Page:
Prenatal genetics in global context

Brocher workshop group photo

We’re thrilled to announce the publication of our article summarizing insights from our Brocher Foundation workshop! In December 2015, we held a workshop at the Brocher Foundation in Geneva, Switzerland, on “Non-Invasive Prenatal Testing in the Non-Western Context.” With the participation of experts from around the world, we spent four days learning about the diverse social, economic, political, and cultural contexts in which prenatal cfDNA screening is being introduced globally, and discussed approaches to promote equitable and socially appropriate implementation. Our new article, published in the Hastings Center Report, shares 8 key insights emerging from that workshop.

1. Patient decision-making: the limits of autonomy. While we all valued women’s right to make their own decisions, we also recognized that prenatal testing decisions are often made as much by families as by individual women. In some social contexts, prenatal cfDNA screening could increase pressures from families and providers for women to make socially acceptable choices. We were reminded, again and again, that “autonomous” decisions are always socially embedded and relational.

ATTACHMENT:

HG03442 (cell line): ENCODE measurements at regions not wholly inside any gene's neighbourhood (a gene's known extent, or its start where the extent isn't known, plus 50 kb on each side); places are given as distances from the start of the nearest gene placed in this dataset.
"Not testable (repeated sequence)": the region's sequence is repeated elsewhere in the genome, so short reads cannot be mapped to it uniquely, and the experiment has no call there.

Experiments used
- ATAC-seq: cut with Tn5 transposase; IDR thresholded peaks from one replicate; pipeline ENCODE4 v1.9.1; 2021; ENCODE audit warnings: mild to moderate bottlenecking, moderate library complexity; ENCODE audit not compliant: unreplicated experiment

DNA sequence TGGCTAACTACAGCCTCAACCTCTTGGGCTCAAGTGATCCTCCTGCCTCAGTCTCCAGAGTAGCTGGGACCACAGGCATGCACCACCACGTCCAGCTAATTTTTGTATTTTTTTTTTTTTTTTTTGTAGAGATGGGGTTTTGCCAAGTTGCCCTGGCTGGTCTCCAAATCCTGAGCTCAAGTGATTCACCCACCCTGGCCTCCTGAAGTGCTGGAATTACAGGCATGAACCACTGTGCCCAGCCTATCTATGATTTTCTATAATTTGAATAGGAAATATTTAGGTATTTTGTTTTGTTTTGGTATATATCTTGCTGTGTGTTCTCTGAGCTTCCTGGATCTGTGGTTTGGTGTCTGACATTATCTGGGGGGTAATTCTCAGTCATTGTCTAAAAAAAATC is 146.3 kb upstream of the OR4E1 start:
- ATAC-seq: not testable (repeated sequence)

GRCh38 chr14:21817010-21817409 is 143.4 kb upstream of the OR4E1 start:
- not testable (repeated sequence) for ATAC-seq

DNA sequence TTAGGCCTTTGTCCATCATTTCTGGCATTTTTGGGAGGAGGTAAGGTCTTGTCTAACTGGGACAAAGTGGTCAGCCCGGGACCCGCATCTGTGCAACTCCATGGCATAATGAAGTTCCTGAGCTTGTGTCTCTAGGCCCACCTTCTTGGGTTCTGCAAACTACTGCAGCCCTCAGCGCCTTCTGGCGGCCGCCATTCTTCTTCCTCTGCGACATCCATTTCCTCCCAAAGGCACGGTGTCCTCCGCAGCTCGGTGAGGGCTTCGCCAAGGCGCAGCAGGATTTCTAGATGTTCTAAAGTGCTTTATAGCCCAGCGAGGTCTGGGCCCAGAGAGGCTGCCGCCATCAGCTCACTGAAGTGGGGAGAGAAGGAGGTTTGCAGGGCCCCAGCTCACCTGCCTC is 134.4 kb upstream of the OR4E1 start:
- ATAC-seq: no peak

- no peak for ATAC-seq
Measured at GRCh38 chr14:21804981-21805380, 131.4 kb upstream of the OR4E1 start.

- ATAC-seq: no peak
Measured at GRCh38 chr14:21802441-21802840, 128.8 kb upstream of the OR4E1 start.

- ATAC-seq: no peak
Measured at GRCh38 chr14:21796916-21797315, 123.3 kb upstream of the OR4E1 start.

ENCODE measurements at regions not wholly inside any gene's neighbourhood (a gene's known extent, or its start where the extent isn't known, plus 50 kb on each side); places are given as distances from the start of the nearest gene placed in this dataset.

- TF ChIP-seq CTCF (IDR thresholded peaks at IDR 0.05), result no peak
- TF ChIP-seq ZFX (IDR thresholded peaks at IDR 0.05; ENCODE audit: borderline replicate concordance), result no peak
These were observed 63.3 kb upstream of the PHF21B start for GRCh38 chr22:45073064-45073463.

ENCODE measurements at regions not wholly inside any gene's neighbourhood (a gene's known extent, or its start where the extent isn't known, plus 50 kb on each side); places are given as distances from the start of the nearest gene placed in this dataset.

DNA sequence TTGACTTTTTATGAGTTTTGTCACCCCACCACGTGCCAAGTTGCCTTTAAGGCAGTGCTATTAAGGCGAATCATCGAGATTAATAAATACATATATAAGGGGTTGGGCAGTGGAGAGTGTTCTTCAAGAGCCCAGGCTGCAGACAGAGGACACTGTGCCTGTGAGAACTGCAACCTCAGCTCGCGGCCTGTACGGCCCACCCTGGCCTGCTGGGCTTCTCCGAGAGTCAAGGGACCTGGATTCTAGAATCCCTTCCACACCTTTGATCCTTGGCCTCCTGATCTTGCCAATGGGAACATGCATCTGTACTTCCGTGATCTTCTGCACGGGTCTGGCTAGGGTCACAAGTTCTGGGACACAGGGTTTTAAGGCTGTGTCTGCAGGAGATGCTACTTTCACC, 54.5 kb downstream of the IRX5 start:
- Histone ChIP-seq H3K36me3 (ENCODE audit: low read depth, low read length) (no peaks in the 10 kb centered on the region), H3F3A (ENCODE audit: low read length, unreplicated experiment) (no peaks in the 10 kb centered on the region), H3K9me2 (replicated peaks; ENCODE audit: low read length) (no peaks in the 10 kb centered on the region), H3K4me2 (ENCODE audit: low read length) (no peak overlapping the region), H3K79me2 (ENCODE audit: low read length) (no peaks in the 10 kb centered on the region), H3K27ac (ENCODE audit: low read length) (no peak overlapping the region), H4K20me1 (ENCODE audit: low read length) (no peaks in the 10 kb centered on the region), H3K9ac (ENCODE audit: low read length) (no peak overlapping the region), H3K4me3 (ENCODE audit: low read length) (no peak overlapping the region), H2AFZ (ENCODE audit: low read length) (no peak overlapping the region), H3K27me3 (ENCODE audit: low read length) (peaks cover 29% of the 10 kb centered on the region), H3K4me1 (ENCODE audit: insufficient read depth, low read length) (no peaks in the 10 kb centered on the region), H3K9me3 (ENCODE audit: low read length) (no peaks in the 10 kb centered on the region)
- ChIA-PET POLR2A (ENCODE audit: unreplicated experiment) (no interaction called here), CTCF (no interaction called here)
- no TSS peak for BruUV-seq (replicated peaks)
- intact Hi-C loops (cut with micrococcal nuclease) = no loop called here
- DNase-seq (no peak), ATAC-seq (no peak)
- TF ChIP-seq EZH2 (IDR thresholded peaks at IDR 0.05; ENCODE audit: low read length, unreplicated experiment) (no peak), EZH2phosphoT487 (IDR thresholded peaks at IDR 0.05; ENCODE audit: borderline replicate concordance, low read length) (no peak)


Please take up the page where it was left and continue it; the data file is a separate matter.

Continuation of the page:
2. Abortion. In contexts in which abortion is prohibited or access is limited, prenatal cfDNA screening could put women in difficult situations in which they may suffer physical harm from attempting an illegal abortion, and/or psychological harm from a lack of access to all reproductive choices. Legal restrictions on abortion are also mediated by socioeconomic factors; women may be “free” to choose termination, but still have little access due to geographical isolation, social limitations, or poverty.

3. Sex selection or “family balancing”. Prenatal cfDNA makes sex selection much easier. Even in places where such uses are prohibited, such as China and India, sex information can be obtained through illegal channels. Reports have also emerged of couples (or just their genetic samples) traveling to more permissive locales to gain access to sex information. Yet we also recognize that “family balancing,” which is largely accepted in Western contexts, is less distinct from other forms of sex selection than it may seem.

4. Different thresholds for disability: socioeconomic and cultural influences. The relationship between prenatal cfDNA screening and disability came up repeatedly during our workshop, as we struggled to understand the ways that disability was supported and avoided in different contexts. While North America and Europe have seen a recent rise in disability rights and support, in some other contexts a lack of social and economic resources mean that families face hard choices about their ability to raise a child with a disability. As more conditions are potentially screened for prenatally, societies with limited options for disability support will face difficult ethical and political choices in responsibly implementing these new technologies.